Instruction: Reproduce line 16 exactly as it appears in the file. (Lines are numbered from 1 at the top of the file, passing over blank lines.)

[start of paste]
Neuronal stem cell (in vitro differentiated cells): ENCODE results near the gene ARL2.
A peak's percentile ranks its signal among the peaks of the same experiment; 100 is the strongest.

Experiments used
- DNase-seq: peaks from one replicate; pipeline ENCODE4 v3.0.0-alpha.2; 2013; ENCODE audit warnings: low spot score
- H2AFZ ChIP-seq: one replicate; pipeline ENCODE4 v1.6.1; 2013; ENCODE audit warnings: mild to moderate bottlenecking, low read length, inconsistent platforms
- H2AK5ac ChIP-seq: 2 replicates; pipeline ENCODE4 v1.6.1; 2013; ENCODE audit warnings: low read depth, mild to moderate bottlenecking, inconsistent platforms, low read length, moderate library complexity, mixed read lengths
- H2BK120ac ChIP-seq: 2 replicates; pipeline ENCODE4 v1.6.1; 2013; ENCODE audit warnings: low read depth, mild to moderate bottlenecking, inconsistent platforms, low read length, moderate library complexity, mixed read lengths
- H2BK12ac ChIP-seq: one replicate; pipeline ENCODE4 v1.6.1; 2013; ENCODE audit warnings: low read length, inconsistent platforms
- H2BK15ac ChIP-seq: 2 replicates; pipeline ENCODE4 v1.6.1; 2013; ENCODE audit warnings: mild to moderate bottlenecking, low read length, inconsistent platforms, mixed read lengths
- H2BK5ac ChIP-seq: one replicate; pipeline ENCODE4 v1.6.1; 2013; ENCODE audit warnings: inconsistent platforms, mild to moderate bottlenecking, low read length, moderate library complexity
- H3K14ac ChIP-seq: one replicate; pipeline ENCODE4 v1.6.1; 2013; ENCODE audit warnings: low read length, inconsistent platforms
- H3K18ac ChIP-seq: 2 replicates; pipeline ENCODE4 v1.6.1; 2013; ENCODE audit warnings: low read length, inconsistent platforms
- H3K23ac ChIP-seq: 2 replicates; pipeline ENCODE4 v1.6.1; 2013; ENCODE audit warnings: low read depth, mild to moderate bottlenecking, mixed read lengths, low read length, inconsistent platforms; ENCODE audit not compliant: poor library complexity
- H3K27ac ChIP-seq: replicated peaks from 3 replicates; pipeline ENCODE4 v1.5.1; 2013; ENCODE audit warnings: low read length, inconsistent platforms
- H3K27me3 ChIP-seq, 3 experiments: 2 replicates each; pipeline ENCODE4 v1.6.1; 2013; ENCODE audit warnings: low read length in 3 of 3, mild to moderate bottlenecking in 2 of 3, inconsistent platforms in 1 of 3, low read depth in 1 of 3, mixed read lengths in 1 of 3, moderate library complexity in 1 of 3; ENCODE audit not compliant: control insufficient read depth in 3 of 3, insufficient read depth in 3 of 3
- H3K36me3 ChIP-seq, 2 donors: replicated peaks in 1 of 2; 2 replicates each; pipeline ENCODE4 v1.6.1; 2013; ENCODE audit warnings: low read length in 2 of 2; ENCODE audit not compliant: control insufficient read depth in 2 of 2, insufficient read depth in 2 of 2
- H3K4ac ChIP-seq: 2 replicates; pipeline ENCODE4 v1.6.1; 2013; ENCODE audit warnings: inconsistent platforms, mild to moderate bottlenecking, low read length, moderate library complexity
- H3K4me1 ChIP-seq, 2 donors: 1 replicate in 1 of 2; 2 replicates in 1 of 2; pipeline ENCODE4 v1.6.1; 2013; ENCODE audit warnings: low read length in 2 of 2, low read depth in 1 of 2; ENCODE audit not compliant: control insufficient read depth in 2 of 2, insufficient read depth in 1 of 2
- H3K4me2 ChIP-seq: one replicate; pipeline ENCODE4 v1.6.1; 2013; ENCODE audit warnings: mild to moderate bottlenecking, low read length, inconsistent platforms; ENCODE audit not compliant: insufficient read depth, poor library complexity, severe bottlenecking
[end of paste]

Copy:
- H3K36me3 ChIP-seq, 2 donors: replicated peaks in 1 of 2; 2 replicates each; pipeline ENCODE4 v1.6.1; 2013; ENCODE audit warnings: low read length in 2 of 2; ENCODE audit not compliant: control insufficient read depth in 2 of 2, insufficient read depth in 2 of 2